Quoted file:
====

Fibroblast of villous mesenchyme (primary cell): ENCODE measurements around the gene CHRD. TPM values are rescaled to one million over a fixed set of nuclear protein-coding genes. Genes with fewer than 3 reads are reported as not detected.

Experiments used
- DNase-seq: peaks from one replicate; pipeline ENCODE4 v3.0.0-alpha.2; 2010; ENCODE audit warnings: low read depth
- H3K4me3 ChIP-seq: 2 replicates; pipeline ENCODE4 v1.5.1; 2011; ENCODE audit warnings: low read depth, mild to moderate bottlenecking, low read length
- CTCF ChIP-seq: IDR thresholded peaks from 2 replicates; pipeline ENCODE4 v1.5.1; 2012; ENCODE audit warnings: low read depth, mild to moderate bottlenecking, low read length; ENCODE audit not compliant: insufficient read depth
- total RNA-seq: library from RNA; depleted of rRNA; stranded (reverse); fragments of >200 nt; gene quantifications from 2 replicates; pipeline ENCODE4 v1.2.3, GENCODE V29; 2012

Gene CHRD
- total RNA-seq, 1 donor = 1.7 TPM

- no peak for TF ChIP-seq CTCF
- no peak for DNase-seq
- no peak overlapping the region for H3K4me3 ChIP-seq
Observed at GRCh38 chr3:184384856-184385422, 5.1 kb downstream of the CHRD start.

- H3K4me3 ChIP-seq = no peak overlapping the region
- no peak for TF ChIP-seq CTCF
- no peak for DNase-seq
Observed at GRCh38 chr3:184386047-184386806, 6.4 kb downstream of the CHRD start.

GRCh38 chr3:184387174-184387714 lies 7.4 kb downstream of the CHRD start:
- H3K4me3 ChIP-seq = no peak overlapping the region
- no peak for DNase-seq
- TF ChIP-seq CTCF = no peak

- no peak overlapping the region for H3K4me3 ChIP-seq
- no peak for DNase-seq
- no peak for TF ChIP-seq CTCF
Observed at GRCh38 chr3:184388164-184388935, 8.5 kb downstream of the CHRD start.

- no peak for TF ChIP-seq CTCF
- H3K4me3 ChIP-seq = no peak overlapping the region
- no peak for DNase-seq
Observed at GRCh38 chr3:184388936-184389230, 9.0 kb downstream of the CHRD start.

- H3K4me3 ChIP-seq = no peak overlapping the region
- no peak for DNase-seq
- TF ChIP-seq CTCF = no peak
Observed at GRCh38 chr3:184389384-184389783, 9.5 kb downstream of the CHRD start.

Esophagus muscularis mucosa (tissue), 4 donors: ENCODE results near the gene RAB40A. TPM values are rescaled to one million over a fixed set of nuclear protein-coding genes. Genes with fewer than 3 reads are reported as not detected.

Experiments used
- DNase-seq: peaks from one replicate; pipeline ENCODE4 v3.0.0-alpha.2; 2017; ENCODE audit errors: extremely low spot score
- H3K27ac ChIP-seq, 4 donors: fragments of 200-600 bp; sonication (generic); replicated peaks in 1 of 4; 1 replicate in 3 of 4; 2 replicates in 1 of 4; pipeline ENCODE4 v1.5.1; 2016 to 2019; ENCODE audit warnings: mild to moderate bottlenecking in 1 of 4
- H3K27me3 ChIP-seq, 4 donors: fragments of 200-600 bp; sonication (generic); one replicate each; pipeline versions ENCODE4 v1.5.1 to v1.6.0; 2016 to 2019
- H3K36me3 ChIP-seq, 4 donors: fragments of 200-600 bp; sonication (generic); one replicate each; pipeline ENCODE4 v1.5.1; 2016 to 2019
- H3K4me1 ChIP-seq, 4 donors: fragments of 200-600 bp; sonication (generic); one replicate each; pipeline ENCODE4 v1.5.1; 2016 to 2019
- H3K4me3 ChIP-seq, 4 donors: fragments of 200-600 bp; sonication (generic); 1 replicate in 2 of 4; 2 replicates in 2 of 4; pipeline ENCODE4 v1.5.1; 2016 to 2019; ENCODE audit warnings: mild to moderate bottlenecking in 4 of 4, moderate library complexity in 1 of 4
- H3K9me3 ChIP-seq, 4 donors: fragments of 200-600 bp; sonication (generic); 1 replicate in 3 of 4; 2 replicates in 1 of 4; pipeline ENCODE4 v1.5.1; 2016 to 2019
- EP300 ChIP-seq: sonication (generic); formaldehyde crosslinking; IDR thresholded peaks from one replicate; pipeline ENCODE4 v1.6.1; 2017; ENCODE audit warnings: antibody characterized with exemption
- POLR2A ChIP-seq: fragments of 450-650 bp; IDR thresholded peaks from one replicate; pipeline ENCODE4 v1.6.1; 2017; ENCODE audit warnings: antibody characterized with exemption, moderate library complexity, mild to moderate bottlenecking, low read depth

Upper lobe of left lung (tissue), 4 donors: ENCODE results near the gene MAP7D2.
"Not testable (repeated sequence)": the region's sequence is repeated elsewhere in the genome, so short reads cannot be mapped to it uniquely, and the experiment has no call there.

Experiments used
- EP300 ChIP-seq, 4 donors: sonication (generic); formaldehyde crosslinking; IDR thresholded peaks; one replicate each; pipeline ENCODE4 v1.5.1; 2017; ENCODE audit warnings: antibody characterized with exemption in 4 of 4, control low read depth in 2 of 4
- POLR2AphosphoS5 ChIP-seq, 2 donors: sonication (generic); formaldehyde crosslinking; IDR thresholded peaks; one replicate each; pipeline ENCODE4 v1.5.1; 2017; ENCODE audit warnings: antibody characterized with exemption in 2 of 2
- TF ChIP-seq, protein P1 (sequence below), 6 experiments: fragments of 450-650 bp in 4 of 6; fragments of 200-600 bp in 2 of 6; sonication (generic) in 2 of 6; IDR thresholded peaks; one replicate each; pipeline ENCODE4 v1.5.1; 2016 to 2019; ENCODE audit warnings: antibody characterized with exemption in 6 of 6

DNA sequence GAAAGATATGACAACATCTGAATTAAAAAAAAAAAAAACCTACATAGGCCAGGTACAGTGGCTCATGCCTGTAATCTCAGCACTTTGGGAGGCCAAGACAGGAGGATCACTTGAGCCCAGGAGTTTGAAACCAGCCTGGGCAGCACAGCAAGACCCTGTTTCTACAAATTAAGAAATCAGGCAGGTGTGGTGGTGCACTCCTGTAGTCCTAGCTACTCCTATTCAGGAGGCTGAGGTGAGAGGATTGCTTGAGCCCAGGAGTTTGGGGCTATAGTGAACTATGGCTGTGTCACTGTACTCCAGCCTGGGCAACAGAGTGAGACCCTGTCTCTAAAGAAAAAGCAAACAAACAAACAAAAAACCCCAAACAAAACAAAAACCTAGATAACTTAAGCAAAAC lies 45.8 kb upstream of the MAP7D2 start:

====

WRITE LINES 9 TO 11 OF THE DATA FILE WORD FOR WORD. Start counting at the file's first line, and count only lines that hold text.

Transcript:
- no peak for TF ChIP-seq CTCF
- no peak for DNase-seq
- no peak overlapping the region for H3K4me3 ChIP-seq